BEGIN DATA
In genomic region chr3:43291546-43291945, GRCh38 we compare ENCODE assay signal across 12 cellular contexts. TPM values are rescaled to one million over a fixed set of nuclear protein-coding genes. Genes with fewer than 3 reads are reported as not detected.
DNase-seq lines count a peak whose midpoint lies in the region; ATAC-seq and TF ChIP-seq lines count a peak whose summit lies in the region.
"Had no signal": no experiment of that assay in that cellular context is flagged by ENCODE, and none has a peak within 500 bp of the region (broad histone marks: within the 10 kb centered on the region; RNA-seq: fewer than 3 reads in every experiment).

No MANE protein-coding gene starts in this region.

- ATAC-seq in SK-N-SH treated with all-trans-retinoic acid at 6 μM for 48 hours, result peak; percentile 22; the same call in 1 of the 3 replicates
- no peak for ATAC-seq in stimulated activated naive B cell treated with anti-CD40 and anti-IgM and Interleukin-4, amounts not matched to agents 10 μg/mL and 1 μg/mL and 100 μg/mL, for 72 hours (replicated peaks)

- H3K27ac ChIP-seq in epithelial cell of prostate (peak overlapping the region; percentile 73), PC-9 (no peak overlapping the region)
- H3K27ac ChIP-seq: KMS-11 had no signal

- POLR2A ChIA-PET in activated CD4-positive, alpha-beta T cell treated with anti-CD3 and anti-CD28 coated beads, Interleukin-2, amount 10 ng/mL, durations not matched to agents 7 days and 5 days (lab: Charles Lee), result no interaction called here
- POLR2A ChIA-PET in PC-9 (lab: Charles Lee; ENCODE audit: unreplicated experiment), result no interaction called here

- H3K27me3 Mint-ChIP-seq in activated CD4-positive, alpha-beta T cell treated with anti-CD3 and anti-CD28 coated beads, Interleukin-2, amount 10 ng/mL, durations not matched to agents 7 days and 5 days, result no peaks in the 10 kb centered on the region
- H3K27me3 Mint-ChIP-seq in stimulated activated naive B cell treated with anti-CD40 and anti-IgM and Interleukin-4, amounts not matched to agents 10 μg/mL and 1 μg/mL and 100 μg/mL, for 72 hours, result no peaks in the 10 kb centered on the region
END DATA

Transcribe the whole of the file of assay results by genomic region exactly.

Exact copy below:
In genomic region chr3:43291546-43291945, GRCh38 we compare ENCODE assay signal across 12 cellular contexts. TPM values are rescaled to one million over a fixed set of nuclear protein-coding genes. Genes with fewer than 3 reads are reported as not detected.
DNase-seq lines count a peak whose midpoint lies in the region; ATAC-seq and TF ChIP-seq lines count a peak whose summit lies in the region.
"Had no signal": no experiment of that assay in that cellular context is flagged by ENCODE, and none has a peak within 500 bp of the region (broad histone marks: within the 10 kb centered on the region; RNA-seq: fewer than 3 reads in every experiment).

No MANE protein-coding gene starts in this region.

- ATAC-seq in SK-N-SH treated with all-trans-retinoic acid at 6 μM for 48 hours, result peak; percentile 22; the same call in 1 of the 3 replicates
- no peak for ATAC-seq in stimulated activated naive B cell treated with anti-CD40 and anti-IgM and Interleukin-4, amounts not matched to agents 10 μg/mL and 1 μg/mL and 100 μg/mL, for 72 hours (replicated peaks)

- H3K27ac ChIP-seq in epithelial cell of prostate (peak overlapping the region; percentile 73), PC-9 (no peak overlapping the region)
- H3K27ac ChIP-seq: KMS-11 had no signal

- POLR2A ChIA-PET in activated CD4-positive, alpha-beta T cell treated with anti-CD3 and anti-CD28 coated beads, Interleukin-2, amount 10 ng/mL, durations not matched to agents 7 days and 5 days (lab: Charles Lee), result no interaction called here
- POLR2A ChIA-PET in PC-9 (lab: Charles Lee; ENCODE audit: unreplicated experiment), result no interaction called here

- H3K27me3 Mint-ChIP-seq in activated CD4-positive, alpha-beta T cell treated with anti-CD3 and anti-CD28 coated beads, Interleukin-2, amount 10 ng/mL, durations not matched to agents 7 days and 5 days, result no peaks in the 10 kb centered on the region
- H3K27me3 Mint-ChIP-seq in stimulated activated naive B cell treated with anti-CD40 and anti-IgM and Interleukin-4, amounts not matched to agents 10 μg/mL and 1 μg/mL and 100 μg/mL, for 72 hours, result no peaks in the 10 kb centered on the region